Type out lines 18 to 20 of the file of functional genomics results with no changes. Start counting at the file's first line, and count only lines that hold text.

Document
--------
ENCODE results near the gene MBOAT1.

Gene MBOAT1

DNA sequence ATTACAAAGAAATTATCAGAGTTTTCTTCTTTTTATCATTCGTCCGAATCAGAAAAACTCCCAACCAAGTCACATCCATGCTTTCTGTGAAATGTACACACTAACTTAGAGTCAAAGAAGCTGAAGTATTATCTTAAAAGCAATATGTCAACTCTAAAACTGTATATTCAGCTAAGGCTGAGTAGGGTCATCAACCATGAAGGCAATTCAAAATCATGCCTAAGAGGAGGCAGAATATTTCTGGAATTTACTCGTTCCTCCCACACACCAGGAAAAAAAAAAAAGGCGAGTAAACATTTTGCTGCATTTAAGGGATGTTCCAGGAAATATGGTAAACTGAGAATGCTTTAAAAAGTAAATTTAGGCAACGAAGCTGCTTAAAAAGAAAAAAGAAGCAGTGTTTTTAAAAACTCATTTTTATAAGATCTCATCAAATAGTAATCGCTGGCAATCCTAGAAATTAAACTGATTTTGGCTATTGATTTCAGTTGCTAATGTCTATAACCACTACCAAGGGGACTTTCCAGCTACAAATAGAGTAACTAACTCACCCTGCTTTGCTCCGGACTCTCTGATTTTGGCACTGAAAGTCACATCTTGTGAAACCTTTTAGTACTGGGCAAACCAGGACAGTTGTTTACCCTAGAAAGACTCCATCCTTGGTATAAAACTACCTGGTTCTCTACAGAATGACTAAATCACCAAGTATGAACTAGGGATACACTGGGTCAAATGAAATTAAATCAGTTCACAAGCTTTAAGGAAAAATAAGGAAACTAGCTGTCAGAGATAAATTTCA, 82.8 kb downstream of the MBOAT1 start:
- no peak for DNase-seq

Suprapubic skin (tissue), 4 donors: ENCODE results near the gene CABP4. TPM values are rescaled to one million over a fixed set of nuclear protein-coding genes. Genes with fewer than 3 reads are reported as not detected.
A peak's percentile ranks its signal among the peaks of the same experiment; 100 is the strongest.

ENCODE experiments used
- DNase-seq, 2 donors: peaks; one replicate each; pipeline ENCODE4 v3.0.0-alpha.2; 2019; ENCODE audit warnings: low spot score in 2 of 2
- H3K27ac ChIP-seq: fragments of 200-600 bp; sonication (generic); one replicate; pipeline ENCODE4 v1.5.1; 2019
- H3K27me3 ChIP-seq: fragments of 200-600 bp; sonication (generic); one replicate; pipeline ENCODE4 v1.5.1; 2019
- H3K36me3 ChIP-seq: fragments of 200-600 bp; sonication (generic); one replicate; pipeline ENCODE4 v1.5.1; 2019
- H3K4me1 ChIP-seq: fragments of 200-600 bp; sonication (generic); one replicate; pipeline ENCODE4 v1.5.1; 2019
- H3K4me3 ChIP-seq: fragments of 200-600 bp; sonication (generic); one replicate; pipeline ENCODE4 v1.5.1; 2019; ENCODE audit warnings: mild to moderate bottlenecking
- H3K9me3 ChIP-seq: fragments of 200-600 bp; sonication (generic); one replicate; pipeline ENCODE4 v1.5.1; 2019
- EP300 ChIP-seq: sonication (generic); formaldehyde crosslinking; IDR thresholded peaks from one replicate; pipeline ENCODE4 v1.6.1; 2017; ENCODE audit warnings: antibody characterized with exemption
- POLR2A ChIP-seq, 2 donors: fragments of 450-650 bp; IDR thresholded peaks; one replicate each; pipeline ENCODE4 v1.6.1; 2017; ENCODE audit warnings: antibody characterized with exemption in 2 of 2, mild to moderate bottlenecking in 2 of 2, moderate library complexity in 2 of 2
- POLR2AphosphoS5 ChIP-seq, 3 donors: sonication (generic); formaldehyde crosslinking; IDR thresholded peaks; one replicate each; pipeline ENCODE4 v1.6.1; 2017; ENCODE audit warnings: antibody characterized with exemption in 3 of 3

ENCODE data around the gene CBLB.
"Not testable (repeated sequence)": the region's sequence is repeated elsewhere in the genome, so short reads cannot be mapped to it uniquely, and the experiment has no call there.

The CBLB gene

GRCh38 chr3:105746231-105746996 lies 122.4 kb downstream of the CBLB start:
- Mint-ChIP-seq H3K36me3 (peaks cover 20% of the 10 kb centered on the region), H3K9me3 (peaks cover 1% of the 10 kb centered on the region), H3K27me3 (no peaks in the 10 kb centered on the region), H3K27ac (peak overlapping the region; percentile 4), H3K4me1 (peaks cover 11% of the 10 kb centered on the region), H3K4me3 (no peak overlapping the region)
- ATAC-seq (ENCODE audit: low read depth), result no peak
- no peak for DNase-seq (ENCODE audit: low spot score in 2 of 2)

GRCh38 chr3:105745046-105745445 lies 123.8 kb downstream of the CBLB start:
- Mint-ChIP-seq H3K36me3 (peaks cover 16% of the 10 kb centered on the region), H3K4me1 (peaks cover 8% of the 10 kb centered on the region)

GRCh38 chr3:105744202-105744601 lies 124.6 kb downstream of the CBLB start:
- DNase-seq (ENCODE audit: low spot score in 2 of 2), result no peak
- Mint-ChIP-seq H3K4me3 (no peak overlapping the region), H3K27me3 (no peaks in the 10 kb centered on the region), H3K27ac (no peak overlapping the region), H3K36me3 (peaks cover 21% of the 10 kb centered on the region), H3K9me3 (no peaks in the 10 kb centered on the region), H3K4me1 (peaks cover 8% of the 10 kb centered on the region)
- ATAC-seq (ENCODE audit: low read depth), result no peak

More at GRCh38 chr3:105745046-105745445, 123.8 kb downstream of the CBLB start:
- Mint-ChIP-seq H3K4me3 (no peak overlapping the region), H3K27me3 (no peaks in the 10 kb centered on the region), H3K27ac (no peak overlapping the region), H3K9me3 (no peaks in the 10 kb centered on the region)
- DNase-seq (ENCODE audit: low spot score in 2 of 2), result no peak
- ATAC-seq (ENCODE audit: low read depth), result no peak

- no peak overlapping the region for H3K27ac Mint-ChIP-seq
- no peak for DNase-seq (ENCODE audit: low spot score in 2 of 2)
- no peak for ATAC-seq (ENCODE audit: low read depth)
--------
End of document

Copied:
ENCODE data around the gene CBLB.
"Not testable (repeated sequence)": the region's sequence is repeated elsewhere in the genome, so short reads cannot be mapped to it uniquely, and the experiment has no call there.

The CBLB gene